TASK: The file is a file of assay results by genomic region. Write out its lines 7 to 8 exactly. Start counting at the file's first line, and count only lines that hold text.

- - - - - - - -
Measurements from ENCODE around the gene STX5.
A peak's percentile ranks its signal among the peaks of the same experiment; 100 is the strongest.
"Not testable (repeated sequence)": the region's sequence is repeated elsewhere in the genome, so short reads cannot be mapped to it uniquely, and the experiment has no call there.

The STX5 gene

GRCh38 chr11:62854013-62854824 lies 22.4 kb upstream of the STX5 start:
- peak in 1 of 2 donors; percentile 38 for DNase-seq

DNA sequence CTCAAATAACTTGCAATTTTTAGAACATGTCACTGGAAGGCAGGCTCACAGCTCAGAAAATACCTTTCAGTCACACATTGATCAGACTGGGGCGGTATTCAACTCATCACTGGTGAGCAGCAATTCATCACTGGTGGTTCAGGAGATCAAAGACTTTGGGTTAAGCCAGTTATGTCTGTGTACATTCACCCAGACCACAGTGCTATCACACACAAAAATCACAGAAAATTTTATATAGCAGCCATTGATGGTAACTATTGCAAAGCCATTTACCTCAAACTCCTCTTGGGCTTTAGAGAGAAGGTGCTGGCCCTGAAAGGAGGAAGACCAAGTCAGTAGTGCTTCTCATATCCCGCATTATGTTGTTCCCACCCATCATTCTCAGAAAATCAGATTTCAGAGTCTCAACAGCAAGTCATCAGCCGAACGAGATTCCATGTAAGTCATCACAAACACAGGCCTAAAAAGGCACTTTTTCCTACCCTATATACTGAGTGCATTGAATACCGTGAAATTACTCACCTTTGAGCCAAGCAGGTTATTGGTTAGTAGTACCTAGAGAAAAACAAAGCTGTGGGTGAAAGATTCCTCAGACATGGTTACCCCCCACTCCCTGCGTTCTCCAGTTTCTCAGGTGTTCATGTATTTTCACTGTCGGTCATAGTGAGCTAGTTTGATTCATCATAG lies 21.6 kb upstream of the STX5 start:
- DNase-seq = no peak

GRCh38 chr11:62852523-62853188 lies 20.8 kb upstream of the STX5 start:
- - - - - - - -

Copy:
DNA sequence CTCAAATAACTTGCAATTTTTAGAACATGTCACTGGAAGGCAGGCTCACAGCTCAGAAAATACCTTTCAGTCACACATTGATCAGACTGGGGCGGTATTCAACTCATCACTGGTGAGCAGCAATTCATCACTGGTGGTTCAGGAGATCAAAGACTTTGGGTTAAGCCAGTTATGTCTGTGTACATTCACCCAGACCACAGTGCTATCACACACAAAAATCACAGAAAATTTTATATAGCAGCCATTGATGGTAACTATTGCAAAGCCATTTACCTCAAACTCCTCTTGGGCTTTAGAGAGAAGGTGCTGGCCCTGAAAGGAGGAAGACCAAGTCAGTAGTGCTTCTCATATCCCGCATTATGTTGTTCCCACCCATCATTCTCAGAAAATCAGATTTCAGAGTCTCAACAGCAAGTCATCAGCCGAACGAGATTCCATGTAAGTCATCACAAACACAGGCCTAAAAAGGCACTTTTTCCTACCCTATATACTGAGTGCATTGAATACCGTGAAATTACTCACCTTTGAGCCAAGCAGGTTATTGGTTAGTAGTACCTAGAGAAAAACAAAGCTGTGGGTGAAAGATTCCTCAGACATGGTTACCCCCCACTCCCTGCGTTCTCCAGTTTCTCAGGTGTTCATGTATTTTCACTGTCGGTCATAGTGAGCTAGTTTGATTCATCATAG lies 21.6 kb upstream of the STX5 start:
- DNase-seq = no peak